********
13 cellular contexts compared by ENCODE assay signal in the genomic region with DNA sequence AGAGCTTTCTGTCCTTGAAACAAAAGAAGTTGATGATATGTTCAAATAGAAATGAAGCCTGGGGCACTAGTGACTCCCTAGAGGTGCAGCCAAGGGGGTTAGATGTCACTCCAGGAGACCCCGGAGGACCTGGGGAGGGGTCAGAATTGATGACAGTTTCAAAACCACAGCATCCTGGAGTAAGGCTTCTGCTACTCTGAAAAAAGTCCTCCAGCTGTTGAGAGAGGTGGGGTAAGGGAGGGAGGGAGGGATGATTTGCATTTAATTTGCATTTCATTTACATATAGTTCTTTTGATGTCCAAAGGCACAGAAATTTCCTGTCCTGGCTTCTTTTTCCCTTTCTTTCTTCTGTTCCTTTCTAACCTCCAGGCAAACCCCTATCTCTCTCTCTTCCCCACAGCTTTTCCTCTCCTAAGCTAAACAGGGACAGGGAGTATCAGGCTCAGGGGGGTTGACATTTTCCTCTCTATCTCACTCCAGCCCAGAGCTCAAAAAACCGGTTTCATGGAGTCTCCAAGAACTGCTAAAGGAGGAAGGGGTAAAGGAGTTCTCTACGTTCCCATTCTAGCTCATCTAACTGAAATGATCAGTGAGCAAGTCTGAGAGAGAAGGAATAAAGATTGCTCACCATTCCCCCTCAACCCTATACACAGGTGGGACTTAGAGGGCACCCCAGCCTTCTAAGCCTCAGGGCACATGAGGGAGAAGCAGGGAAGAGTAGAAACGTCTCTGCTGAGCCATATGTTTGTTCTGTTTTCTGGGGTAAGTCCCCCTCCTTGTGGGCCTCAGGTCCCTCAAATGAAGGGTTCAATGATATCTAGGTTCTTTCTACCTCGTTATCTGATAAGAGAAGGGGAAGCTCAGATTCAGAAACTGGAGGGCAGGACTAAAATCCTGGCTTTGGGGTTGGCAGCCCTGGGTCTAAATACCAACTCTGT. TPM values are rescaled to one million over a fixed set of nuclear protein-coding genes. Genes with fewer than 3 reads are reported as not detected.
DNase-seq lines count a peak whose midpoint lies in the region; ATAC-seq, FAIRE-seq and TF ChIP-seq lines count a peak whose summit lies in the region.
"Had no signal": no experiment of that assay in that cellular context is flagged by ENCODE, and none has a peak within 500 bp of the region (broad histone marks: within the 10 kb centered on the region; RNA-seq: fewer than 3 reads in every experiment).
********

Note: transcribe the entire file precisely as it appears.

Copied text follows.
13 cellular contexts compared by ENCODE assay signal in the genomic region with DNA sequence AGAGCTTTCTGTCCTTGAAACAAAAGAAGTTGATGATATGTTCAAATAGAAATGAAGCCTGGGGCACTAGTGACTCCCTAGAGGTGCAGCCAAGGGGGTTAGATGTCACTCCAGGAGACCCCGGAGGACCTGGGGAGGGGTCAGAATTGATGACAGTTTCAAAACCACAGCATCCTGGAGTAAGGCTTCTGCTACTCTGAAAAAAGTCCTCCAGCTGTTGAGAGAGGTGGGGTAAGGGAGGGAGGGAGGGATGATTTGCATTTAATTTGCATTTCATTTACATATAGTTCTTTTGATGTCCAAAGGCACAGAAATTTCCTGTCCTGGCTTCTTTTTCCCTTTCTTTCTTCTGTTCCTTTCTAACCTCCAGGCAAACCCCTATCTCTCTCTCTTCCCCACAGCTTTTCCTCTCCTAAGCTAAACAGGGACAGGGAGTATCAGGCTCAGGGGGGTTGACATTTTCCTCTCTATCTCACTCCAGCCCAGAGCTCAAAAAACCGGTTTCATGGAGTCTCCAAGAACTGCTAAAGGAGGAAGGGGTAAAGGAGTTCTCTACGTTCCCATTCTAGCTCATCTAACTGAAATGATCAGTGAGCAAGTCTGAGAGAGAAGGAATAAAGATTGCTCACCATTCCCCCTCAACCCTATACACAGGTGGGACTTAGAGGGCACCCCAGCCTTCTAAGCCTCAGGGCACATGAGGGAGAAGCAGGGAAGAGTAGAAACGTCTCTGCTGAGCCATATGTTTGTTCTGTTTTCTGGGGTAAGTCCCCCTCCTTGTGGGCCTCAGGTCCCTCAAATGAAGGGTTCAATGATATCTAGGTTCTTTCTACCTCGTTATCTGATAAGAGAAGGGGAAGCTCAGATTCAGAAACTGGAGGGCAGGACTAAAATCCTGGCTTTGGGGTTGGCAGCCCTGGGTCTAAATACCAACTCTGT. TPM values are rescaled to one million over a fixed set of nuclear protein-coding genes. Genes with fewer than 3 reads are reported as not detected.
DNase-seq lines count a peak whose midpoint lies in the region; ATAC-seq, FAIRE-seq and TF ChIP-seq lines count a peak whose summit lies in the region.
"Had no signal": no experiment of that assay in that cellular context is flagged by ENCODE, and none has a peak within 500 bp of the region (broad histone marks: within the 10 kb centered on the region; RNA-seq: fewer than 3 reads in every experiment).